Take the 2-minute tour ×
Stack Overflow is a question and answer site for professional and enthusiast programmers. It's 100% free, no registration required.

I have a WCF service that is using a custom UsernamePasswordValidator. The validator needs to access my entity framework context.

I would like to create one ObjectContext for the entire service call and then destroy/dispose it at the end of the call. So I created a singleton static class that provided this functionality, however, what's happening now is that if two service calls happen concurrently, one of the calls disposes the singleton.

I either keep a local reference to the ObjectContext, in which case the second service to use it sees it as disposed and throws and error, or, I put a wrapper property around the Singleton class wherever I need it and then all my changes get thrown away because I'm getting a new instance of the object if another call has disposed it.

So basically my question is how do I instantiate an ObjectContext per service call?

NOTE: The instance needs to be accesible in both the service code AND the custom UsernamePasswordValidator code.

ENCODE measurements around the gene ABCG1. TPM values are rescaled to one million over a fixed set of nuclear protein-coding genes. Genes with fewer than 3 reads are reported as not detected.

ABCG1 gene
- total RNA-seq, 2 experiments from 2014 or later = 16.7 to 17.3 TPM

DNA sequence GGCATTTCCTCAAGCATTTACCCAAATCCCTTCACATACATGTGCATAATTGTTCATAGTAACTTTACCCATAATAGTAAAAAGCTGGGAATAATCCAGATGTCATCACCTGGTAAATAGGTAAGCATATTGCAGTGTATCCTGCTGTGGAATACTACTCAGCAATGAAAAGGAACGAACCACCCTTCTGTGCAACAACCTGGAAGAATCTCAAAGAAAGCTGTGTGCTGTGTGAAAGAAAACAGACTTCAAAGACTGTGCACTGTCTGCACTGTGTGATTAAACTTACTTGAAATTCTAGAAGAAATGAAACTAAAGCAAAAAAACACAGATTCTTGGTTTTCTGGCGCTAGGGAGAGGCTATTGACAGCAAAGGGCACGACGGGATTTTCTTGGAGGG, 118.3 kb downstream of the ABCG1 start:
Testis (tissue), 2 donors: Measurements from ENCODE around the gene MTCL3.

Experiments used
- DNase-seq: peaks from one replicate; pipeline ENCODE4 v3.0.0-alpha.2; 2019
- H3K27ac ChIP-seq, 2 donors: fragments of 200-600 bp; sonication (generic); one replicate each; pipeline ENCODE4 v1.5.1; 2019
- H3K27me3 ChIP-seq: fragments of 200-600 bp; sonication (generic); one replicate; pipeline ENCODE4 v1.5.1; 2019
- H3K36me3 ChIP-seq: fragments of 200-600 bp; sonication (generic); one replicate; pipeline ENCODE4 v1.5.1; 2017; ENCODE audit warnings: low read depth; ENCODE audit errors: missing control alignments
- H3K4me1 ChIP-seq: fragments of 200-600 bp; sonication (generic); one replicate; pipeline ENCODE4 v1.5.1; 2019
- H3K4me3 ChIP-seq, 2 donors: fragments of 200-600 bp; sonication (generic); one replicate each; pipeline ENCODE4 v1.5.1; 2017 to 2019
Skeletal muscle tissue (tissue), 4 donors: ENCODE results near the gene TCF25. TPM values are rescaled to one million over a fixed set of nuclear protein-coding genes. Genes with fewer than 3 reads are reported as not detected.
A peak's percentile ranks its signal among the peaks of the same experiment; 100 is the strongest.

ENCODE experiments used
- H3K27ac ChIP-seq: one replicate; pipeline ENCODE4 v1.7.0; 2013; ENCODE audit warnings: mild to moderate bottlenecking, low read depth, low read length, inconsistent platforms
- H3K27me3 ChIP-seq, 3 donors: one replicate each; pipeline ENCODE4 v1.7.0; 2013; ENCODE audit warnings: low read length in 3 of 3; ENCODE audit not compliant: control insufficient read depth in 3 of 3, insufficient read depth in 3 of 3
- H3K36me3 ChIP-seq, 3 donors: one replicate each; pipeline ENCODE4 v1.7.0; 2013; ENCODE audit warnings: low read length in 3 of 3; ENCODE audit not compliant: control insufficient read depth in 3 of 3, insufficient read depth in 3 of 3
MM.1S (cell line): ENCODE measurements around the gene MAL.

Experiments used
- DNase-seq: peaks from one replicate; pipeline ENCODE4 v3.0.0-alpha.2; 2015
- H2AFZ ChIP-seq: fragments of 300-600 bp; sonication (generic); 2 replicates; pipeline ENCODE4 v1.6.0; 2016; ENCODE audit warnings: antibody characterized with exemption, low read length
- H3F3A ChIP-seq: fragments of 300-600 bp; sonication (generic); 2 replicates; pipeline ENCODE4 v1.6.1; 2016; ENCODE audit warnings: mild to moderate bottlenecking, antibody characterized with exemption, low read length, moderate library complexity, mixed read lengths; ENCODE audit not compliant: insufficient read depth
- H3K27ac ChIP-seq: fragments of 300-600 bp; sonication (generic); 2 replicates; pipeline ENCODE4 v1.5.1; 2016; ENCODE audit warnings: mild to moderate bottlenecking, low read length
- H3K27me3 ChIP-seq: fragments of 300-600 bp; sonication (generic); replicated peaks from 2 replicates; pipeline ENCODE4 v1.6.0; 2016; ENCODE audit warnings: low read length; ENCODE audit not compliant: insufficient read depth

I can't just do it in the constructor or use a using statement because then the custom UsernamePasswordValidator doesn't have access to it. Is there a way to have a static class per call? It does sound impossible, but what's the way around this? Should I be caching the object in a session?

My service is hosted in IIS.

UPDATE:
So I've nailed this down to storing state in the InstanceContext using an IExtension object. But How do I access the current InstanceContext in a UsernamePasswordValidator?

share|improve this question

5 Answers 5

You have one instance per call, you also have 1 call per instance.

So it should be very simple, use a using () { } block in the toplevel of your OperationContract method.

share|improve this answer
    
Lol, I can't believe I didn't think of something so obvious :( –  Matthew Abbott Jul 23 '10 at 9:49
    
This won't work. It's fine for the OperationContract method, but the custom UsernamePasswordValidator gets called BEFORE I reach the OperationContract method. I don't particularly want to be spinning up two ObjectContexts per call... If there's ANY other way I'll jump on it. –  Robert Fall Jul 23 '10 at 9:52
up vote 1 down vote accepted

Ok, so in the end I solved it by using the following static class and relying on ASP.NET to cache the context for me.

I'm not sure if this is the best way to do things, but this allows me to use one ObjectContext per request so I'm not spinning up too many and this also means I don't have to use a lock on the object which would become a nightmare if many users were using the service.

public static class MyContextProvider
    {
        public static MyModel Context
        {
            get
            {
                if (HttpContext.Current.Items["context"].IsNull())
                {
                    HttpContext.Current.Items["context"] = new MyModel();
                }

                return HttpContext.Current.Items["context"] as MyModel;
            }
        }    
    }